Intellectual developments of the Western Han dynasty (202 BCE – 9 CE) have been studied hitherto on the assumptions that a system described as ‘Confucianism’ acquired paramount importance and that Dong Zhongshu (ca. 198 to ca. 107 BCE) had been responsible for formulating its principles. In challenging these assumptions, this book examines Dong’ career and reputation, and his supposed authorship of the
Chunqiu fanlu, for long subject to question. It is concluded that while some parts of that text may well represent the teachings that Dong Zhongshu promoted, some may perhaps date from as late as 79 CE; still others bear an affinity to writings which, banned as being suspect or potentially subversive, survive in no more than fragmentary form.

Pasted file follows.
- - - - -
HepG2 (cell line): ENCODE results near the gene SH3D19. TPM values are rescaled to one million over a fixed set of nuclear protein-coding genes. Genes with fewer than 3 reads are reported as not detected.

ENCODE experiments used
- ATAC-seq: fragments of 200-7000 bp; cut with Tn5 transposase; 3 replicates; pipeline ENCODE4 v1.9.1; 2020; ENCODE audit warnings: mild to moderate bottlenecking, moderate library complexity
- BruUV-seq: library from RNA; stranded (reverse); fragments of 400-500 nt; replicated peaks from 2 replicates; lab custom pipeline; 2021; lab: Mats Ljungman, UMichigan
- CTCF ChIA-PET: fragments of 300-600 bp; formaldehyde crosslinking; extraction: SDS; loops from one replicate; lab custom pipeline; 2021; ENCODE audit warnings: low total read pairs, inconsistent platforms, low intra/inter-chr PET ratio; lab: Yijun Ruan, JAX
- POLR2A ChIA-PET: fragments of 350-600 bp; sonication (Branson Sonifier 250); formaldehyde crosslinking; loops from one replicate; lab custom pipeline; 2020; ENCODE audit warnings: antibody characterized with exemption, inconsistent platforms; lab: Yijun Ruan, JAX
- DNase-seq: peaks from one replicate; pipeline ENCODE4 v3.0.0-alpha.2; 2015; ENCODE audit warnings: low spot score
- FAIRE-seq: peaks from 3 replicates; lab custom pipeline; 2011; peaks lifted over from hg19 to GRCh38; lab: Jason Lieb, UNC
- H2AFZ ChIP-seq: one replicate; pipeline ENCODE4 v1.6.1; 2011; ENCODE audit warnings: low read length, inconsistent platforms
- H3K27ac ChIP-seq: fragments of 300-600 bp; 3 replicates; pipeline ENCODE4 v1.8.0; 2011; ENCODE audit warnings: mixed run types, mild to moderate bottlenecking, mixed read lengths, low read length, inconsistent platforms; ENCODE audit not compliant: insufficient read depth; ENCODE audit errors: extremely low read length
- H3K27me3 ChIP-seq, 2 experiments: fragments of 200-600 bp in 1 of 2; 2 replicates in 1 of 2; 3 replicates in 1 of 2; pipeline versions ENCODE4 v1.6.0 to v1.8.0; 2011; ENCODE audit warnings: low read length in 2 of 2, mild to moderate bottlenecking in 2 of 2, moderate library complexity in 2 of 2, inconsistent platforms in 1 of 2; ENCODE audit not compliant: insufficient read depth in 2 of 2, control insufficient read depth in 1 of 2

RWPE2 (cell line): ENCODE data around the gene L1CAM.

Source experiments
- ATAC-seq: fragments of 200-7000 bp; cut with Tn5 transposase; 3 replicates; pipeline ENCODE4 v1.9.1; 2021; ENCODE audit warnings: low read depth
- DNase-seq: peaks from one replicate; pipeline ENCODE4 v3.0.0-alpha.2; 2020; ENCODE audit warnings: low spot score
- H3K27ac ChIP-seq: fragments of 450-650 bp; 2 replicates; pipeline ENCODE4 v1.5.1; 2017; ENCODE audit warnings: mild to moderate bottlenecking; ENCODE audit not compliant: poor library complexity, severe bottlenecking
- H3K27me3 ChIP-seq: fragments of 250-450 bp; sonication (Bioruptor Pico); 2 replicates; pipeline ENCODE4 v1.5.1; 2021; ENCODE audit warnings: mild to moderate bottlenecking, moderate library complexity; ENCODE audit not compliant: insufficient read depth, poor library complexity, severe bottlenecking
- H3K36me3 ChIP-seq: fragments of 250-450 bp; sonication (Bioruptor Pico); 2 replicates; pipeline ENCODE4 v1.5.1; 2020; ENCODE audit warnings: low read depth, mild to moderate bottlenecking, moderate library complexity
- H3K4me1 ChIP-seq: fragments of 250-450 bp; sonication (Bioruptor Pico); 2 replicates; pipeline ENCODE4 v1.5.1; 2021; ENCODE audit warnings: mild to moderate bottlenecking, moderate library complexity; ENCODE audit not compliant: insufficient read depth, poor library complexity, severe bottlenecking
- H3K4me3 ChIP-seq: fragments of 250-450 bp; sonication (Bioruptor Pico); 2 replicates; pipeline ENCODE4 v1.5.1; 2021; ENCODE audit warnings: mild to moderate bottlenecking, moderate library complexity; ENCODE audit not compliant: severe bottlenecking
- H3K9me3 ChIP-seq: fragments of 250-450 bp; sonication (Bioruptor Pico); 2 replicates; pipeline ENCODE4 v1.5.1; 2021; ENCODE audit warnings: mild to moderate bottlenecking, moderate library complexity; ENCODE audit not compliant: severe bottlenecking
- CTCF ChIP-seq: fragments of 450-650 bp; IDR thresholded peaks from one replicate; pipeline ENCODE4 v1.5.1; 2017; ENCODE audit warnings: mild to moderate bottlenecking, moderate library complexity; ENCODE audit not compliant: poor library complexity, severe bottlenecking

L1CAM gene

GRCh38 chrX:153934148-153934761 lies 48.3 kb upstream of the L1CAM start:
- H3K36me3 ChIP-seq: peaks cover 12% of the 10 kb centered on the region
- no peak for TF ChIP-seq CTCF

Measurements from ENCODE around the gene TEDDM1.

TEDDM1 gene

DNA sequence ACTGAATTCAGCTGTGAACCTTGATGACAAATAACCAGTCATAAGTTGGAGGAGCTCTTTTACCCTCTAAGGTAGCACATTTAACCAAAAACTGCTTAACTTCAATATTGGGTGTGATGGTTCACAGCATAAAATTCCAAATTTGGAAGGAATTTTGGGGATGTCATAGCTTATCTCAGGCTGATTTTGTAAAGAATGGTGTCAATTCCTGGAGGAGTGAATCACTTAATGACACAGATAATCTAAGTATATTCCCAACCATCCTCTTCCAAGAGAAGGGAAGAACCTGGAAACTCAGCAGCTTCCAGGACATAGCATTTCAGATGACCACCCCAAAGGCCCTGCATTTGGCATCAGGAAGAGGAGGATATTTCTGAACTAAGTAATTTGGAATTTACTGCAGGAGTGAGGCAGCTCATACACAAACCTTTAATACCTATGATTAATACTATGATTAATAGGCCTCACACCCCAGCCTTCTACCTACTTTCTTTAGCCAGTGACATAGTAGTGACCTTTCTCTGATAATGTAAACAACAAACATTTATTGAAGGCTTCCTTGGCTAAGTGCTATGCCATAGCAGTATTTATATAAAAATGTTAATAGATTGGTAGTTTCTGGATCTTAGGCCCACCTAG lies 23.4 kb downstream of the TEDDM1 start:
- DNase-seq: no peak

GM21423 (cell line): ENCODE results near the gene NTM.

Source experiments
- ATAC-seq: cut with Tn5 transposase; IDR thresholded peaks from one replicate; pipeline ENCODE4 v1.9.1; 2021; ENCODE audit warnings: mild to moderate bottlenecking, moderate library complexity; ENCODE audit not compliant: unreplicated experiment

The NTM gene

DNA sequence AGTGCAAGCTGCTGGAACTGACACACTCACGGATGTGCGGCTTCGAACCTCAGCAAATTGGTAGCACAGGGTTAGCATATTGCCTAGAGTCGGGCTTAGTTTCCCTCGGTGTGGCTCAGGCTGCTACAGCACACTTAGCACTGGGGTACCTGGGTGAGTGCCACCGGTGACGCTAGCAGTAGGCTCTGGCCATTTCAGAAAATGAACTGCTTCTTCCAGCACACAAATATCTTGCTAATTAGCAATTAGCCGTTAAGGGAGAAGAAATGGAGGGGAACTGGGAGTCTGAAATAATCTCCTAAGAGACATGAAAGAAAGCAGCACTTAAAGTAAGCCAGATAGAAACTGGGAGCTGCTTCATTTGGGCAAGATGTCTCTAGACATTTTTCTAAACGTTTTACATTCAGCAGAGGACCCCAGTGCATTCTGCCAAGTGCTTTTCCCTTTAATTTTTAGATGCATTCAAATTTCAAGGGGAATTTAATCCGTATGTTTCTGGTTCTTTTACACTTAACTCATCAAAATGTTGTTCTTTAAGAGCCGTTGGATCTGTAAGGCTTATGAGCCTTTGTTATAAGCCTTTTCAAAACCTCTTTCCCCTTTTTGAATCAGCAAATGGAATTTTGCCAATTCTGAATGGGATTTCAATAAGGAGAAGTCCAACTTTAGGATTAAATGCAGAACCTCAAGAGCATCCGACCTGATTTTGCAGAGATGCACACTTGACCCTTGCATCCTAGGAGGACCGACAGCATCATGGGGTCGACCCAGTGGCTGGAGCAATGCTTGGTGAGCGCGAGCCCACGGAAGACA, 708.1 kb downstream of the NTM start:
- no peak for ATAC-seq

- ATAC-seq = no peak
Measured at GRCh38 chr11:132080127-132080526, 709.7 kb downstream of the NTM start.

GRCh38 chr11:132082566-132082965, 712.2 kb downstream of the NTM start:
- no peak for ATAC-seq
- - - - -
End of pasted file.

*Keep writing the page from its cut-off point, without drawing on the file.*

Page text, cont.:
Michael Loewe, Ph.D. (1963) London, was Lecturer in Chinese Studies, Cambridge from 1963 until retirement in 1990. His publications include
Records of Han Administration (1967) and
A Biographical Dictionary of the Qin, Former Han and Xin Dynasties (2000).
Scholars and students of the history, intellectual development and literature of China.